For Immigrants, Life in America Far Outstrips that in Sweden or Europe

Toward the end of last year – following the riots in France’s immigrant-populated suburbs – something happened: discussions about Europe’s “social model” grew quiet, very quiet.

Just a few months earlier, when Hurricane Katrina had struck New Orleans, European media and politicians were wallowing in schadenfreude (taking pleasure in the misfortune of others). The U.S. was called a “developing country,” unable to protect its own citizens, and thus a world away from a Europe of solidarity and compassion.

But then the fires began in Paris, Lyon and Marseille. And an embarrassed silence settled in.

The American societal model, with its wide disparities and gaping safety net, is something that few in Europe wish to emulate. There is, however, quite a bit to learn from it. One example is the assimilation of immigrants into the labor market.

Europe’s serious problems in this sphere are documented in numerous studies by the Organization for Economic Cooperation and Development (OECD). Sweden is a very good case in point, since there is a 15 percent employment disparity between the native and foreign-born.

When Somalia collapsed at the beginning of the 1990s, hundreds of thousands of Somalis fled the country. Those who reached Sweden had almost no chance of finding work: In 1997 only 10 percent were employed. Currently, the number has risen to some 30 percent, which is long way off the national level of 77 percent.

Benny Carlson, Associate Professor of Economic History at Lund University, has together with ZUFI, a think tank in Malmoe, put out a thought-provoking publication “Somalis in Minneapolis: a Dynamic Deal.”

A lot of Somalis who wound up in the U.S. migrated to Minnesota, more specifically to Minneapolis-St. Paul, the Twin Cities, a metropolitan area with a population of roughly 3 million. There are an estimated 25,000 Somalis in Minnesota, and in Minneapolis they have congregated along Cedar and Riverside Avenues. The area has always attracted immigrants, and 100 years ago that mainly meant Swedes. Cedar Avenue was known as Snoose Boulevard, as in snus tobacco [editor’s note: this snuff tobacco, or chewing tobacco, remains very popular in Sweden].

According to Benny Carlson, Somalis are “not a prosperous group, but they are a working group, and one that is likely developing dynamically, at that.”

The employment rate lies between 55 to 60 percent. Thus it is twice as high as in Sweden.

Entrepreneurship constitutes the first – and likely the most important – explanation. There are around 800 Minneapolis businesses run by Somalis. That number is growing rapidly. In 2003, there were 38 Somali entrepreneurs in all of Sweden.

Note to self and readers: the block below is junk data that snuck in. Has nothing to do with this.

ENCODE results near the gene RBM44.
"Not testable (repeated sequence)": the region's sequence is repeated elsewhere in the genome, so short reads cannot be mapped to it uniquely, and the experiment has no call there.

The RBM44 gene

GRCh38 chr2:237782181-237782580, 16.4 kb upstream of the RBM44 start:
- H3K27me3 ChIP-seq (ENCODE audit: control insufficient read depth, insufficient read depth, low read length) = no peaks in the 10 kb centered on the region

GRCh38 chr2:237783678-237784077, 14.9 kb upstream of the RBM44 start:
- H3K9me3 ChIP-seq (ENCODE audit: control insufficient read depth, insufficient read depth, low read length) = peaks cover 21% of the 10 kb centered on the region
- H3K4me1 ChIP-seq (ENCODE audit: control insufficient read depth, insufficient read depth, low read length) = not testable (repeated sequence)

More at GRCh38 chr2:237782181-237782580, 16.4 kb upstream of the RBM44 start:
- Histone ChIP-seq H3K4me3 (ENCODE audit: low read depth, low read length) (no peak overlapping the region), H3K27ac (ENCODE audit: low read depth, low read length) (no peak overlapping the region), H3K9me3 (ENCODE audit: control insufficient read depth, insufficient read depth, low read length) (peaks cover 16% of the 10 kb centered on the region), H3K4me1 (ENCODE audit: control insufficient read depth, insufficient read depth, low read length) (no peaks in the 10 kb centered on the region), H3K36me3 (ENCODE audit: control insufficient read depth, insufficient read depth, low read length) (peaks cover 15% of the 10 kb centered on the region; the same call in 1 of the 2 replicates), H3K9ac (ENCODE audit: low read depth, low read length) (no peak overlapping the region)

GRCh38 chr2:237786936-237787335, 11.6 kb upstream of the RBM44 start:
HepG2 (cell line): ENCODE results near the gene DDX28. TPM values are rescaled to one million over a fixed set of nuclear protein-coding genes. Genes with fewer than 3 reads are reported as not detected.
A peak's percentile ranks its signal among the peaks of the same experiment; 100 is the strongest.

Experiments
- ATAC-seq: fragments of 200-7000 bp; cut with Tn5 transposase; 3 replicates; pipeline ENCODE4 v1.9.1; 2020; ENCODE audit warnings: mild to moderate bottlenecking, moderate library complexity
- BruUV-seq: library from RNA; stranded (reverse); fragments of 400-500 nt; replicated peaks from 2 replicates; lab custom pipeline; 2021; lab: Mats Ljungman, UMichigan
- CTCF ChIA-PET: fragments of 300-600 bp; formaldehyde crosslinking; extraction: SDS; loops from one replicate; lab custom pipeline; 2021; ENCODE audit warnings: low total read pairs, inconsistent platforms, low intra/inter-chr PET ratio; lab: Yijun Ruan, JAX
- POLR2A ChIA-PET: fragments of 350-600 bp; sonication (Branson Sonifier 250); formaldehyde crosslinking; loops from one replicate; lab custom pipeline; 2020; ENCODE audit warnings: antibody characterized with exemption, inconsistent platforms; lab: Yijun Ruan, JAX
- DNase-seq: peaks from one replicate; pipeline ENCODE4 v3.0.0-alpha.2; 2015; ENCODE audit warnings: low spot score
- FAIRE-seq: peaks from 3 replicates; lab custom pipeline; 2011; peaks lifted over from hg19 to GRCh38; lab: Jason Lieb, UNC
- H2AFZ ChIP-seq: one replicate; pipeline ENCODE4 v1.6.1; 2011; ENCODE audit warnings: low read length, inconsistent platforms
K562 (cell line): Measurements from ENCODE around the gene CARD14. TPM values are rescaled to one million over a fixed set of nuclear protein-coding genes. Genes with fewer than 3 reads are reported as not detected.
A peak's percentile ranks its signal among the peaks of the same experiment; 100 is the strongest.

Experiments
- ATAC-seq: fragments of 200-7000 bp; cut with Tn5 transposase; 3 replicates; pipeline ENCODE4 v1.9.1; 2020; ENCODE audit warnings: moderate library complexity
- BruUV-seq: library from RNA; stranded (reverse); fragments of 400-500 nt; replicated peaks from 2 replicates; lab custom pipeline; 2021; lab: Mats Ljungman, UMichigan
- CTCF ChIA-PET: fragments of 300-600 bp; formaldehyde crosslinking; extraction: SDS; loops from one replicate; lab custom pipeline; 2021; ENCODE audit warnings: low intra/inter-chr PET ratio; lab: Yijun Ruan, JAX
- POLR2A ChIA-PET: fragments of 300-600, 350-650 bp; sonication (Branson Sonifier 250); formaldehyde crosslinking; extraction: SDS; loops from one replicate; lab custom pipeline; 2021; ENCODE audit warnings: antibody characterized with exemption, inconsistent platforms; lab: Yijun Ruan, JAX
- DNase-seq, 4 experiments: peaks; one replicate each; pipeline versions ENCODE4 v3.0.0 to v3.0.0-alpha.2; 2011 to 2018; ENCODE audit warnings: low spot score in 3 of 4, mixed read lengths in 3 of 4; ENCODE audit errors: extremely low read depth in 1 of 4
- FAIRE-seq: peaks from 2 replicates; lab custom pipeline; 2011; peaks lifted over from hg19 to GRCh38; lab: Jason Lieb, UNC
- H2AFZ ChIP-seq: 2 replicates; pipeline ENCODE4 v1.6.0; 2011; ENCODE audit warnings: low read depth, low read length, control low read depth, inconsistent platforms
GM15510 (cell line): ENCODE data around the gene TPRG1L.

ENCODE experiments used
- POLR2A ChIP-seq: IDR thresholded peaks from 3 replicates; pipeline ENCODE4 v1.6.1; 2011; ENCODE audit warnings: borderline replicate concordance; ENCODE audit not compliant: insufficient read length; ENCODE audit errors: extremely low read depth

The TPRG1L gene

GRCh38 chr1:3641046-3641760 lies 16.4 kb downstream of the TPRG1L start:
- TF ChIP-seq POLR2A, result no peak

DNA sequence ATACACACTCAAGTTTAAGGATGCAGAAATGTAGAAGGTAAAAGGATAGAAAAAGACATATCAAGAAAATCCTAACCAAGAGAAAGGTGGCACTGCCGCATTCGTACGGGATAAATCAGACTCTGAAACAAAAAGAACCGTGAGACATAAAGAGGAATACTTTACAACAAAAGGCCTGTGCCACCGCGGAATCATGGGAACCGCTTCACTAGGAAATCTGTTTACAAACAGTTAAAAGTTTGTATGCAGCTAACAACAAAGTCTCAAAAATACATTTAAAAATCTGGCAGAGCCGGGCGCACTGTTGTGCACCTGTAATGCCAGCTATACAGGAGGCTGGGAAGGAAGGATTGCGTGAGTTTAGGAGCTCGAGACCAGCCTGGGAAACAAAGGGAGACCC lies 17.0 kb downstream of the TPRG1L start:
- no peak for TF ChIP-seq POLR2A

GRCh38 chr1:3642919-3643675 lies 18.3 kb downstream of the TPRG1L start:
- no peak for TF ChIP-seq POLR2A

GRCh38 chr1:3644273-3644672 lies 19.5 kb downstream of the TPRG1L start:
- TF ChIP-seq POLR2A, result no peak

The second explanation, which is partly connected to the first, is that the Minneapolis Somalis have created an (ethnic) “enclave economy.” People with a common ethnicity engage in economic activities to support themselves, to support each other – and later on, this branches out and becomes part of the surrounding community.

Corner stores become supermarkets. Holes in the wall become real restaurants. Taxi drivers join forces and launch their own carriers.

At the Safari Restaurant, Benny Carlson meets Jamal Hashi, who runs the place with his brother. Initially, they only catered to their compatriots and didn’t even have a menu. Now they not only have a menu but also a non-Somali clientele. They have thirteen employees: six Mexicans, four Ethiopians and three Somalis.

Business is good: “There’s opportunity here.” The brothers have ambitious plans about building an African fast-food chain. There may, says Jamal, even be a restaurant in Sweden, a country he describes by quoting a friend who lives there:

“There you are like a fly trapped under a glass turned upside-down. You can feel that your dreams are being smothered.”

Hussein Samatar arrived in Minnesota in 1994. At the time, he spoke no English. Now he heads an entrepreneurship center, stating that “the dollar is green, not black or white.” Omar Hassan, who was an accountant back in Somalia, runs a multi-service business that provides help with tax returns, applications and travel documents. And while he works very hard, he is also in his own words “the top man on the market.”